Therapeutic Development for COVID‑19 Coronavirus Induced Sepsis and ARDS Targeting Vascular Leakage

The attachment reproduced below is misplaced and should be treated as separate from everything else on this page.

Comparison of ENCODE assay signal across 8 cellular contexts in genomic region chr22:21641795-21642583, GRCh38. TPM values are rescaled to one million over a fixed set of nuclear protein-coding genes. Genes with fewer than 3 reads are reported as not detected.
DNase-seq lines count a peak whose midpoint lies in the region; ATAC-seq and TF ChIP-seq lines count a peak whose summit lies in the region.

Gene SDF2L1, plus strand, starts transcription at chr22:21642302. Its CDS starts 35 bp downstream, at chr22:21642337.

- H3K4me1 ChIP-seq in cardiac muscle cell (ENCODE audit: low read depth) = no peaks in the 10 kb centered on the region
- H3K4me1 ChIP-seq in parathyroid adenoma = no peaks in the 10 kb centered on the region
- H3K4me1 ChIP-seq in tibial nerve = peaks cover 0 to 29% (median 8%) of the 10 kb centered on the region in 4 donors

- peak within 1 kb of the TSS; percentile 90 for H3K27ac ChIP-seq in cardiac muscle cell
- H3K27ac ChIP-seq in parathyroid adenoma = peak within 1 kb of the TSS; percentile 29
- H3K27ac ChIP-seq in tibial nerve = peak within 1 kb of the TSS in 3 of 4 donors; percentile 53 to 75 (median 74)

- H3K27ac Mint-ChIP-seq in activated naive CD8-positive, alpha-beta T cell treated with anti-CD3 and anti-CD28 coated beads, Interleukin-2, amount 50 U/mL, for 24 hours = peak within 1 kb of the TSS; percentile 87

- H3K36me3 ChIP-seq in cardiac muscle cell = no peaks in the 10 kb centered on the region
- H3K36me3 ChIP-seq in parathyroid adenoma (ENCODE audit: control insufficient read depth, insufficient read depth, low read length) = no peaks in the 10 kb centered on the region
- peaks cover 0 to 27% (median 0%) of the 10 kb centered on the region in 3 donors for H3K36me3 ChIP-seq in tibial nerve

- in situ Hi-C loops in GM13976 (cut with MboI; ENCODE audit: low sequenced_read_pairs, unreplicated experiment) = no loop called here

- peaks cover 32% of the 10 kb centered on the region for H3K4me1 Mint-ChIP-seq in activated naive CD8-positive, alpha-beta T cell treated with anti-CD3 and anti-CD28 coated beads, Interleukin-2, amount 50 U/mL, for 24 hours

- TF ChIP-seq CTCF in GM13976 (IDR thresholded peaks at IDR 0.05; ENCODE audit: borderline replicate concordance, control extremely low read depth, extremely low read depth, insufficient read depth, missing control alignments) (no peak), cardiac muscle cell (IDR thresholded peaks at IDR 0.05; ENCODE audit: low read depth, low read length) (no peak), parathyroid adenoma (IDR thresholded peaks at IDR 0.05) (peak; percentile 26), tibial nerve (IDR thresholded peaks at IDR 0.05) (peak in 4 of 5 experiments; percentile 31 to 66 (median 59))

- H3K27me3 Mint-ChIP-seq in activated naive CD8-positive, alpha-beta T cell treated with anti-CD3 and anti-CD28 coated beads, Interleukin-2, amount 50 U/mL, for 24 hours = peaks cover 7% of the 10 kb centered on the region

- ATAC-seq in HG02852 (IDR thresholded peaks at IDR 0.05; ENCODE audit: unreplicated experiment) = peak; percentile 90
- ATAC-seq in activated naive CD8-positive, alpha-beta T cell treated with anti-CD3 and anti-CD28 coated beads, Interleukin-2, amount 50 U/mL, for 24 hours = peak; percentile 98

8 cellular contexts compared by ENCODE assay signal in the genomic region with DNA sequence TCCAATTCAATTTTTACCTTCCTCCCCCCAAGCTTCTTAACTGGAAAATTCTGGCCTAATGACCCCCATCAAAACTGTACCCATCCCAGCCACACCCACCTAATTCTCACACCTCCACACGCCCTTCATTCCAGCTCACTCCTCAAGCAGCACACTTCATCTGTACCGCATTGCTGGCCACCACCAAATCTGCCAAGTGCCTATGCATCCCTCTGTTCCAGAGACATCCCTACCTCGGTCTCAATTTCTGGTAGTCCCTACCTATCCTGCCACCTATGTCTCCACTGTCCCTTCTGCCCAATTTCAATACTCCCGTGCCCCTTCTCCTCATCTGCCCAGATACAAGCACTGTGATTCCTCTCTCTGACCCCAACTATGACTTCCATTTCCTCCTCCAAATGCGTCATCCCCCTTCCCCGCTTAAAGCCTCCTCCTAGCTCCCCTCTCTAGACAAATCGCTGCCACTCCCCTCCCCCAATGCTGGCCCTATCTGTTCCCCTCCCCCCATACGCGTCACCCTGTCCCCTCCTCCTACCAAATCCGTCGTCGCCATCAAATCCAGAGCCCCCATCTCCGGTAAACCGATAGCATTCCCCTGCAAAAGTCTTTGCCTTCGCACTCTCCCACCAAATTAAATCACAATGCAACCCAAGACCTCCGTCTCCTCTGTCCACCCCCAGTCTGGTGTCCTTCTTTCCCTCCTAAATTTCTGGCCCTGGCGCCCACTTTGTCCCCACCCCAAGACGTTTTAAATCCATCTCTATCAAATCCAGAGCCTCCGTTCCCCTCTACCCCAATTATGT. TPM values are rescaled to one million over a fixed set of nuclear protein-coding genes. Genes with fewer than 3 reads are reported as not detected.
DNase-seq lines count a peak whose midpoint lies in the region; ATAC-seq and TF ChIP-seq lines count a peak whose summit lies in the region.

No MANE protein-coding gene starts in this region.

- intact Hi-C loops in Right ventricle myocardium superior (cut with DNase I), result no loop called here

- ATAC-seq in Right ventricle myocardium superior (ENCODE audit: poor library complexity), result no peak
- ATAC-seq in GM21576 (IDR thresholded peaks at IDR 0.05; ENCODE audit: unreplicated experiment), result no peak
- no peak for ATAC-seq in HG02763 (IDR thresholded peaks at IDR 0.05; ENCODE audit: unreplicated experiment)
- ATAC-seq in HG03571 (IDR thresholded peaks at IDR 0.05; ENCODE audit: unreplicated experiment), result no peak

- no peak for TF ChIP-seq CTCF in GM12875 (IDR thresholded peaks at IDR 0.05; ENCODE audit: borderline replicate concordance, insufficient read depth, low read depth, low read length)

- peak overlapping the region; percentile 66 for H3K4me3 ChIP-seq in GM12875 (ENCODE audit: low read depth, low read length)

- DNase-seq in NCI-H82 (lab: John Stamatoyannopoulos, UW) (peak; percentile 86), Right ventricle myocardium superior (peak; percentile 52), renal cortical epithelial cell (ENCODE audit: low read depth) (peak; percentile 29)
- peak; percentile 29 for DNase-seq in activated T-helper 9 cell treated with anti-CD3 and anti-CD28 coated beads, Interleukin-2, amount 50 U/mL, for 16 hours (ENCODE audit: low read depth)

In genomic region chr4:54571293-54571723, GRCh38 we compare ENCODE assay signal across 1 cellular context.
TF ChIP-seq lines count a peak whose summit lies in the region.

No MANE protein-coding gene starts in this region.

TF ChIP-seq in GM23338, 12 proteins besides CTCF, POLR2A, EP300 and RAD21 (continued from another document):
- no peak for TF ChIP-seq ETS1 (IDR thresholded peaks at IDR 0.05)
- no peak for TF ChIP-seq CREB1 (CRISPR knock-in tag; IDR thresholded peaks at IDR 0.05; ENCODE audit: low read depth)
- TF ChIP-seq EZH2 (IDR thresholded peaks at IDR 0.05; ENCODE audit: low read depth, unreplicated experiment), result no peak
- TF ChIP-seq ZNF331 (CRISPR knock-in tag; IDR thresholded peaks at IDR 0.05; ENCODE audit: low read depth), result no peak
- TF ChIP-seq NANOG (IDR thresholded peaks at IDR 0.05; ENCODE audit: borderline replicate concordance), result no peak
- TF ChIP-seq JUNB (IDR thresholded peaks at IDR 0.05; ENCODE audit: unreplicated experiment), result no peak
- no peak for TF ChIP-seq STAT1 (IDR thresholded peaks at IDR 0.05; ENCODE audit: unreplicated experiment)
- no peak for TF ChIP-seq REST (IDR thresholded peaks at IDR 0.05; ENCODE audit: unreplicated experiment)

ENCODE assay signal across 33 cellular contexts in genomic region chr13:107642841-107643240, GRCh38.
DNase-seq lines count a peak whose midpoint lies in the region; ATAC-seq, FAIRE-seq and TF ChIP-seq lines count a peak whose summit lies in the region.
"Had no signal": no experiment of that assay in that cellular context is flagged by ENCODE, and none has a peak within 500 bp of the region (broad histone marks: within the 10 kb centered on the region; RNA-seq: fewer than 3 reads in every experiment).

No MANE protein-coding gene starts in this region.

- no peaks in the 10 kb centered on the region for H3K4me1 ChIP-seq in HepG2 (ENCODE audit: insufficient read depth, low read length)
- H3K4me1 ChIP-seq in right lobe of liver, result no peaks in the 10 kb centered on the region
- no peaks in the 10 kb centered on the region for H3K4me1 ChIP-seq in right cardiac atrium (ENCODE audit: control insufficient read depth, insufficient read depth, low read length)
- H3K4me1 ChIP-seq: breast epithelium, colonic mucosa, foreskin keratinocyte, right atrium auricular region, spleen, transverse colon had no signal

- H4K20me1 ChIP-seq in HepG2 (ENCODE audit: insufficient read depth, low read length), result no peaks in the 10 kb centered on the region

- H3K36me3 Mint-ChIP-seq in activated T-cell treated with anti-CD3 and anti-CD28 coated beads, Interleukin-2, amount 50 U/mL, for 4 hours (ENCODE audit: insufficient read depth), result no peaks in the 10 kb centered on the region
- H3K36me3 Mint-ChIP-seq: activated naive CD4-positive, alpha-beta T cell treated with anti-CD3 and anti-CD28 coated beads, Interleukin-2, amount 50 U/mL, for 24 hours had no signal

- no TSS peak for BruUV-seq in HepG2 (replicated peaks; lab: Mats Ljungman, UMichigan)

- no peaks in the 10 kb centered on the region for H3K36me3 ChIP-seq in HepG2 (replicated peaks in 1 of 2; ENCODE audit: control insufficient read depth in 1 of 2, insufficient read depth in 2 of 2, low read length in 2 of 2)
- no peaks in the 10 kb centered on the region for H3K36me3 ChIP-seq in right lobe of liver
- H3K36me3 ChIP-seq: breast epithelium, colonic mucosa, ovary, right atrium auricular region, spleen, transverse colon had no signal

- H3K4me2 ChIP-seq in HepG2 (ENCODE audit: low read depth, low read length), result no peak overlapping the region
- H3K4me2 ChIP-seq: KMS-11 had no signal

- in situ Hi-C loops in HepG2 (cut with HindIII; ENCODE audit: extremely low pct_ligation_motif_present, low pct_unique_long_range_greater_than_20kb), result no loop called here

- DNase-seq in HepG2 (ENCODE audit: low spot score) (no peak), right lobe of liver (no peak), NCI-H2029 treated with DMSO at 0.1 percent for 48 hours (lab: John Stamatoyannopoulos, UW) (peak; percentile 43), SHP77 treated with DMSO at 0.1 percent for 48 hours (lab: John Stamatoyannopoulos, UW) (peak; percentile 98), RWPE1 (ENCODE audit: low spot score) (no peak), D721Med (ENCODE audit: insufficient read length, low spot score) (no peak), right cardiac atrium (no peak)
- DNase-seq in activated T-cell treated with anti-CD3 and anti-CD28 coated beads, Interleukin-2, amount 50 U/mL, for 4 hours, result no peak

The new coronavirus COVID‑19 is threatening to become a global pandemic for which currently no effective drugs exist. Although development of vaccines and drugs targeting the virus are ramping up, none of these addresses host response of COVID‑19 infections directly. CAVID-19 death is mainly caused by Acute Respiratory Distress Syndrome (ARDS), which arises from a dysregulated host immune response and associated vascular leakage from viral induced sepsis. Our proposed drug development efforts aim to control the host response and protect patients from ARDS and death. My lab developed a novel zebrafish sepsis model to screen and identify drug compounds that rescue sepsis-associated mortality and vascular leakage. This project will pursue two main research objectives: (1) develop our best anti-sepsis candidate drug UNC0642 for treatment of COVID‑19 induced sepsis/ARDS, and (2) carry out drug screens to identify and repurpose existing drugs as anti-COVID-19 therapeutics. UNC0642 inhibits G9a and GLP enzymes responsible for gene regulation. Severe viral infection leads to an immune over-response which drives vascular leakage and results in multiple organ swelling and ARDS. We hypothesize that UNC0642 will protect coronavirus patients from organ swelling and decrease ARDS and mortality by controlling immune-associated gene expression. Dr. Wen has extensive expertise in virology, transgenic animal modelling, clinical medicine and drug development needed to carry out the proposed project. A collaboration with Dr. Samira Mubareka is in place to start COVID‑19 virus work at University of Toronto’s CL3 lab. Once developed, UNC0642 will become a first line treatment of severe COVID‑19 infection. Because of the tragic outbreak of COVID‑19 infection in China, regulatory filing for clinical trials in China are likely expedited, especially for repurposing existing drugs. COVID‑19 mouse and zebrafish models developed will be rapidly shared with other coronavirus research groups.